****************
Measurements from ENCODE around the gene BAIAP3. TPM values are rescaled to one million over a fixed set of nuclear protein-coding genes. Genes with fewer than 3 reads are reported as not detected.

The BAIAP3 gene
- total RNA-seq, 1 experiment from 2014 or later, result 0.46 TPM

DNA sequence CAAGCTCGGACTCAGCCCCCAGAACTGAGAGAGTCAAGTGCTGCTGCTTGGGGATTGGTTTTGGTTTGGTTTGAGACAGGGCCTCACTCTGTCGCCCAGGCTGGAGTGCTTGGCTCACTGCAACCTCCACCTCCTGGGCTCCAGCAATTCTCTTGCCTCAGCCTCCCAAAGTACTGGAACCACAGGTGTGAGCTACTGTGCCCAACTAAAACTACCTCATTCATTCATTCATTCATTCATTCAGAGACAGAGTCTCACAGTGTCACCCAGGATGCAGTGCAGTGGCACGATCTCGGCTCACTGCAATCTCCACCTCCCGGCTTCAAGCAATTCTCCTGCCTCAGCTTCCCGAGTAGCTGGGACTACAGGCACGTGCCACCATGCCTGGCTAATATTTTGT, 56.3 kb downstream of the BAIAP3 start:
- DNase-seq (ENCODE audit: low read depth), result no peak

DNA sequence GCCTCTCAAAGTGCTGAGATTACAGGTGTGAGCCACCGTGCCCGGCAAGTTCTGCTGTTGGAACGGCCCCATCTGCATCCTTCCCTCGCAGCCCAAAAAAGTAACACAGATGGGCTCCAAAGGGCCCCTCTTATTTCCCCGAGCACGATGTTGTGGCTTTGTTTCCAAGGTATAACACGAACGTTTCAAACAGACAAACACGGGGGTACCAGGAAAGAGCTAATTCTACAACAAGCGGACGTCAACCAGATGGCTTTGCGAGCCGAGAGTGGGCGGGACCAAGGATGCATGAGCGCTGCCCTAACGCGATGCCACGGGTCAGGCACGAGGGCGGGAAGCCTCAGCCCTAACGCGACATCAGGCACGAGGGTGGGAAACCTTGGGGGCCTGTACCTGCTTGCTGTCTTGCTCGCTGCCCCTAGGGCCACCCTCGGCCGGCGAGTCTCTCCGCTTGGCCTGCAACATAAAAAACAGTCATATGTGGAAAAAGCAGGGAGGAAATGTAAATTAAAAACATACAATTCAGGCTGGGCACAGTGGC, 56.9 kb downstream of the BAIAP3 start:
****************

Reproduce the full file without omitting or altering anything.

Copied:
Measurements from ENCODE around the gene BAIAP3. TPM values are rescaled to one million over a fixed set of nuclear protein-coding genes. Genes with fewer than 3 reads are reported as not detected.

The BAIAP3 gene
- total RNA-seq, 1 experiment from 2014 or later, result 0.46 TPM

DNA sequence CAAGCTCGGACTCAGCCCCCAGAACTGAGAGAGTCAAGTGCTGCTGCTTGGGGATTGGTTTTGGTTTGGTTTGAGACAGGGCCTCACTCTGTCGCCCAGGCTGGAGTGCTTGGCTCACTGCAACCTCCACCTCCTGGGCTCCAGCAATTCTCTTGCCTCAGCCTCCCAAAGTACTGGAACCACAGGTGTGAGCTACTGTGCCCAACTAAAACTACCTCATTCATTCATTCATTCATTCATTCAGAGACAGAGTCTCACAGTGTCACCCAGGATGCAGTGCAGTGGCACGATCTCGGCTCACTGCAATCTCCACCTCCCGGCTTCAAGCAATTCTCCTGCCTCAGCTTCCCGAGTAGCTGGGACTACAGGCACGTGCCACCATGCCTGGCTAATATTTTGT, 56.3 kb downstream of the BAIAP3 start:
- DNase-seq (ENCODE audit: low read depth), result no peak

DNA sequence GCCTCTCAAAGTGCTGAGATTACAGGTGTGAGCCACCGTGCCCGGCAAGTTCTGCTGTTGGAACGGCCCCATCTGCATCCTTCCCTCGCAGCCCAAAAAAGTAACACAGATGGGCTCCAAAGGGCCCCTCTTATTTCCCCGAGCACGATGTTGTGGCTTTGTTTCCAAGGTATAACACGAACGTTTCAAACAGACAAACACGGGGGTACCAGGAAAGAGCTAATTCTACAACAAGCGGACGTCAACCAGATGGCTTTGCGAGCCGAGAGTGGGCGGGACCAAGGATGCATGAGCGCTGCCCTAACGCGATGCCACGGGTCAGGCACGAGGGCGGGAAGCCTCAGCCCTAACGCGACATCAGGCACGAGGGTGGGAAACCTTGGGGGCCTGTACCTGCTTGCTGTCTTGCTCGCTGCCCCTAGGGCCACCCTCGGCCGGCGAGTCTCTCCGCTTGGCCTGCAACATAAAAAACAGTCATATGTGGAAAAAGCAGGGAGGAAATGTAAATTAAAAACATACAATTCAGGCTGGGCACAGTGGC, 56.9 kb downstream of the BAIAP3 start: